Can't Hire

Dear Management Doctor:

Do you have any suggestions on how to hire for those hard-to-fill positions? In my case, we have a plans examiner position that has been vacant for two budget cycles with very limited application submittals. What is the secret to this problem? We are a resort community of 50,000 and the salary is comparable for the state. What other options are out there in lieu of a permanent employee?

Larry Didion
Director of Development Services


Dear Can't Hire (aka Larry),

We have worked in 24 states and find the national market for both planners and building staff is increasingly tight. If you are looking for work, that is the good news. If you are trying to hire, that is the bad news. Each situation is different, but here are a few ideas that we have found successful:

  1. Make certain your salaries are comparable, not only with other governments, but also the private sector. You may even have to be on the high side.
  2. Sell the community and the job. What do you have to offer in the way of amenities, fringe benefits, vacations, etc?
  3. Advertising alone isn’t enough. Go out and find the candidates. Steal them from the private sector.
  4. Forget about filling the position. There are many consultants available to do plans check. You can even FedEx the plans to a firm of consultants who used to work for me in San Diego and they will check them on a timely basis and then FedEx them back to you.
  5. Get your community to throw out most of the traditional HR rules. Most applicants don’t want to spend the time filling out long supplemental applications and waiting 30 to 90 days for a response. We worked for a community that had 25 vacancies they said they couldn’t fill. We helped fill them all by “running a truck through the HR department.”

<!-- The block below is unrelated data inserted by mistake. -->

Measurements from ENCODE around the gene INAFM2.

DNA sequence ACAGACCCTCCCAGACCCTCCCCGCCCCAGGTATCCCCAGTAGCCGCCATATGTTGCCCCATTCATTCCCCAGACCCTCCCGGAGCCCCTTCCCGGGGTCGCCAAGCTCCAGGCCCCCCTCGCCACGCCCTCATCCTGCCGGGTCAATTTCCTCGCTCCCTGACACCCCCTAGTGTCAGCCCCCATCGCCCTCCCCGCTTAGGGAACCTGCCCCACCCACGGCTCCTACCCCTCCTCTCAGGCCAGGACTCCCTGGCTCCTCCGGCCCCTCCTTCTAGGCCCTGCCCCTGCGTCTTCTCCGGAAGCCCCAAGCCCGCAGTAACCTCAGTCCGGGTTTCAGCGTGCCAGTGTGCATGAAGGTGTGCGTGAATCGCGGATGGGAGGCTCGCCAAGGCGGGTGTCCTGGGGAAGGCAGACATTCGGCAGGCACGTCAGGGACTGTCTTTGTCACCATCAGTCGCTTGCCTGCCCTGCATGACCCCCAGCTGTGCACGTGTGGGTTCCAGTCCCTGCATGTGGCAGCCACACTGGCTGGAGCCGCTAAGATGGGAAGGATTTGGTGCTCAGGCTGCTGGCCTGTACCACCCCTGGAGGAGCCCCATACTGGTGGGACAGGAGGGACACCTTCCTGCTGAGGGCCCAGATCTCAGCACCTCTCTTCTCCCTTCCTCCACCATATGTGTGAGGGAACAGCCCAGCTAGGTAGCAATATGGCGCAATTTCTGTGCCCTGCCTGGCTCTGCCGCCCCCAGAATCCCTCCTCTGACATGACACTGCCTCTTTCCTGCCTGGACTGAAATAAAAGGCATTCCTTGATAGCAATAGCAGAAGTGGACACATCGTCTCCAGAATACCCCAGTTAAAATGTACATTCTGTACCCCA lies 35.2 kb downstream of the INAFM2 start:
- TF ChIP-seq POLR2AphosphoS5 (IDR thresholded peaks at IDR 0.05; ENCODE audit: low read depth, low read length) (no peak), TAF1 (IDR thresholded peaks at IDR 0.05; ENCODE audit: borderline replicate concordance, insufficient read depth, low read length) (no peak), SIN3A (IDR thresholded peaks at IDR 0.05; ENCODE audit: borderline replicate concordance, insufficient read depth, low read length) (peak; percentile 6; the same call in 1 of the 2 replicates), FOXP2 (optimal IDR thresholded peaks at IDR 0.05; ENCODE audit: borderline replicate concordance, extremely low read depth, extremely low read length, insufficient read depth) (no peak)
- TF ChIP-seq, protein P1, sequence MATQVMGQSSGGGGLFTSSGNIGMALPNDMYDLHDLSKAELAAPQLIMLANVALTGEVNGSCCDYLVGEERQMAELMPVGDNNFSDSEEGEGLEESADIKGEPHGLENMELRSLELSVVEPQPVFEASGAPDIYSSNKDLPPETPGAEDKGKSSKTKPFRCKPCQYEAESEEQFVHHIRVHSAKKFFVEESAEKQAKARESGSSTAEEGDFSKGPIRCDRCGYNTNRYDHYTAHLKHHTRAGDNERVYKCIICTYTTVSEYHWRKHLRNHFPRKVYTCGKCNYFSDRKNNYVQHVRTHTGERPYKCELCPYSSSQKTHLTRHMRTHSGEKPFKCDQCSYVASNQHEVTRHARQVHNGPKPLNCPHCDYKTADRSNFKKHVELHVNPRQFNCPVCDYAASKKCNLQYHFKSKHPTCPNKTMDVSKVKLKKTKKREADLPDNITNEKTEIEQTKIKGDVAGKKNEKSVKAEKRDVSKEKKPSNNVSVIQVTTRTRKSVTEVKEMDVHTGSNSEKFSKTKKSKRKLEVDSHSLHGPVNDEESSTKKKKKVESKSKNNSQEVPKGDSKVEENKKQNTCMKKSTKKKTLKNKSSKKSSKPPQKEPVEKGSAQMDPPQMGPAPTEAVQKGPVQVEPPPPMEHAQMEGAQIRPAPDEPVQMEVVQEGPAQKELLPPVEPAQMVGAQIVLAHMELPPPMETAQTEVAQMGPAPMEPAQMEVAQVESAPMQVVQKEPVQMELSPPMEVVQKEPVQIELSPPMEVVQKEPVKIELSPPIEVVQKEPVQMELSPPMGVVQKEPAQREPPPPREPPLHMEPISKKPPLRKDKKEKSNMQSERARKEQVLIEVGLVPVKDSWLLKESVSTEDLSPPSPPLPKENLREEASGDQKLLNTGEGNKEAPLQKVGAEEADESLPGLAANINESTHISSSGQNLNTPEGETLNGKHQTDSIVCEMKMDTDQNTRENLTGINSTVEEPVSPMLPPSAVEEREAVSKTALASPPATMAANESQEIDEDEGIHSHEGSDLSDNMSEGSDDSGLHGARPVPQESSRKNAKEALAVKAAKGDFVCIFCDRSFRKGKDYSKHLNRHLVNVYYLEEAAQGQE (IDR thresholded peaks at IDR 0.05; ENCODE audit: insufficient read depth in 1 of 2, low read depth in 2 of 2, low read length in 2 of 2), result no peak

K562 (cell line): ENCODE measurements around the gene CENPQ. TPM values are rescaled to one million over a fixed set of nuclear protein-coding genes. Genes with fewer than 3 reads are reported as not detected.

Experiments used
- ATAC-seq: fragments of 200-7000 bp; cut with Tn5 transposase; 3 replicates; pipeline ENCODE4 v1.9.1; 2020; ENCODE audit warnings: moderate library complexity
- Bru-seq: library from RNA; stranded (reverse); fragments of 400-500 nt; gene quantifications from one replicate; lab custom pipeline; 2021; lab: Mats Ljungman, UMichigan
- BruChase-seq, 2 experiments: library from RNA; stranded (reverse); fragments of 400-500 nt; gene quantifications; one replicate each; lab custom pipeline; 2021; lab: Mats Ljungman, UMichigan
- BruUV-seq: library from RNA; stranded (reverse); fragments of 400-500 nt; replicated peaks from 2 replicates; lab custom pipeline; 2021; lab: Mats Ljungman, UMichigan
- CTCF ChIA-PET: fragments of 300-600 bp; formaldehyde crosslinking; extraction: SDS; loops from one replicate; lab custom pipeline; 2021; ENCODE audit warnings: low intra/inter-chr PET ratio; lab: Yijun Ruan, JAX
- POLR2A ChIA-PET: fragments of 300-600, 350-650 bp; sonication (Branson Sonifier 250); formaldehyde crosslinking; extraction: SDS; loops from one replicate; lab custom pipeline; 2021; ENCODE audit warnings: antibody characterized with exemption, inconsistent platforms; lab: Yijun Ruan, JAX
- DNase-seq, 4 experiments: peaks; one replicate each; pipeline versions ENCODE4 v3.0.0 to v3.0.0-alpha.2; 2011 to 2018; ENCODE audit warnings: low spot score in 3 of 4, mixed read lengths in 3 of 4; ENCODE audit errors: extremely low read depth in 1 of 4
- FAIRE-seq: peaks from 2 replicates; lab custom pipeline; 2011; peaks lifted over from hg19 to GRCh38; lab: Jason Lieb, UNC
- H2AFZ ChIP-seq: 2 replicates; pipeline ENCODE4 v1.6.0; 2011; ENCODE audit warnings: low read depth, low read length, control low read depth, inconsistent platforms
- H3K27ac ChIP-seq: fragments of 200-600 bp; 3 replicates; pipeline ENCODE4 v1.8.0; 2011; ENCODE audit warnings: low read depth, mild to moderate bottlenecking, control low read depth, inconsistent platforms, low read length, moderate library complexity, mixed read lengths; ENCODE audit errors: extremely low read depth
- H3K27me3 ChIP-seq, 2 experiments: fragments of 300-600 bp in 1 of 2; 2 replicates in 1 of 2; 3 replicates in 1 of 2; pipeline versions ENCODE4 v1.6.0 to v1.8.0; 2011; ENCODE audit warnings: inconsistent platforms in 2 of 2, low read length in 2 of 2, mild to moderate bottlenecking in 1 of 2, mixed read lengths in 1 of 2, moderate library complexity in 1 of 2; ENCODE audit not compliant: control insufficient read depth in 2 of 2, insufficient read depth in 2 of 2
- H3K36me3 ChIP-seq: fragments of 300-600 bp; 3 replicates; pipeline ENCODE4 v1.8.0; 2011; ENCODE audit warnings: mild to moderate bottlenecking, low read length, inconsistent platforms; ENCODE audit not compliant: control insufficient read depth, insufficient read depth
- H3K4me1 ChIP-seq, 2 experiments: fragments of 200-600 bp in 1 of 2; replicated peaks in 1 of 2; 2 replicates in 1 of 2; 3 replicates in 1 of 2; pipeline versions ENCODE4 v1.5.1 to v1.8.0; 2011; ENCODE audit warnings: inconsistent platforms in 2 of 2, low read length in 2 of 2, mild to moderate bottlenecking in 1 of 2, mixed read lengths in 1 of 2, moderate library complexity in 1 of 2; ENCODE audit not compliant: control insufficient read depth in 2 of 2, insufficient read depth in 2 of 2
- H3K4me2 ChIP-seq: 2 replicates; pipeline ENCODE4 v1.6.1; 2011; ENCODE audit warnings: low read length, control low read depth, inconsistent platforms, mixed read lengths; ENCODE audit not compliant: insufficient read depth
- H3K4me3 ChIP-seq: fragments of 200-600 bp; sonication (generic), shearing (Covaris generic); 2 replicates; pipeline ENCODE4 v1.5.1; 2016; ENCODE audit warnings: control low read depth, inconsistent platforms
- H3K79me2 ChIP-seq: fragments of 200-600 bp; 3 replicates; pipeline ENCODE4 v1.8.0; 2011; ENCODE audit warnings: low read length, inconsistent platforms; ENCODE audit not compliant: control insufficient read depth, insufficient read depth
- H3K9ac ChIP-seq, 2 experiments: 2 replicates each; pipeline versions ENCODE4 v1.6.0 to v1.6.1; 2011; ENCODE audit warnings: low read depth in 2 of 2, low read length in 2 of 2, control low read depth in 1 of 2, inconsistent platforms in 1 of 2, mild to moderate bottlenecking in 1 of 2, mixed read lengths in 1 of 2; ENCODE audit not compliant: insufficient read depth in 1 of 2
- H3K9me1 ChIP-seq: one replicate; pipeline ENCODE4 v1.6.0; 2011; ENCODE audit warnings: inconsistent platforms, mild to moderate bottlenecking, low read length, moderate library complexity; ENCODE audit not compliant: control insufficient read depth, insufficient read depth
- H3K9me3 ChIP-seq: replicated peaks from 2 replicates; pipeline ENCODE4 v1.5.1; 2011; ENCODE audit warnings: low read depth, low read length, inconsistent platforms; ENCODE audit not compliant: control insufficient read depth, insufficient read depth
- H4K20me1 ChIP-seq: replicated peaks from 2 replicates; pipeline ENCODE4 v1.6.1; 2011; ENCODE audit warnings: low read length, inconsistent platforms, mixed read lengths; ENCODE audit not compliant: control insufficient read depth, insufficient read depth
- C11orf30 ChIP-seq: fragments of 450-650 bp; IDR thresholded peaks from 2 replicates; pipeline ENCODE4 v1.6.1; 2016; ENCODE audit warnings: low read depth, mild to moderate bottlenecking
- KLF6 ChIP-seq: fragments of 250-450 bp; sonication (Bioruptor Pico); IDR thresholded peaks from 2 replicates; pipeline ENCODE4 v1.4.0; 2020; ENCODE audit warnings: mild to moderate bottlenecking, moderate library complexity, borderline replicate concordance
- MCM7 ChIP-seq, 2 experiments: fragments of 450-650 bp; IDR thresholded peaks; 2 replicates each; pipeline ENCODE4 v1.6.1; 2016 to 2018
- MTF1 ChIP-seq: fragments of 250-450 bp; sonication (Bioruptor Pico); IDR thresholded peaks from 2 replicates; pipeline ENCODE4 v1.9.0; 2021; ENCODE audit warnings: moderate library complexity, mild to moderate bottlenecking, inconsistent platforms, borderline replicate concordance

6. Remember, why would anyone want to work for you or your community? People want to work for the best organizations with the best technology, the best managers, the overall best working conditions.
  7. Expand your outreach, the Internet can be very helpful. Go to the various meetings or conventions of building officials.


Good luck,

The Management Doctor 


Reader Responses

Maybe a more direct mailing/noticing will create an opportunity.

There are many 50-year old and older retirees that have experience that may be interested.

I think the regulatory/licensing agencies have lists of available certified professionals. Older people may feel your job is not for them and they need to be convinced otherwise.

Good Luck,

Bryce Kelley
Van Buren, MI


Great answers – thank you.

Teton County conducts a compensation analysis every two to three years to assure that our salaries and benefits are competitive with other resort/high-cost cities as well as within our own community where we would compete for planning, engineering, and other professional staff.

Jan Livingston
Teton County, WY


I would offer that there may be qualified displaced folks in Louisiana and Mississippi right now who may be in search of jobs. There are lots of professional affiliations who are posting information about job searches/employee searches right now. You might check building trade journals or building official organizations too.

Mary Beatie
TPG Consulting, Inc.
Visalia, CA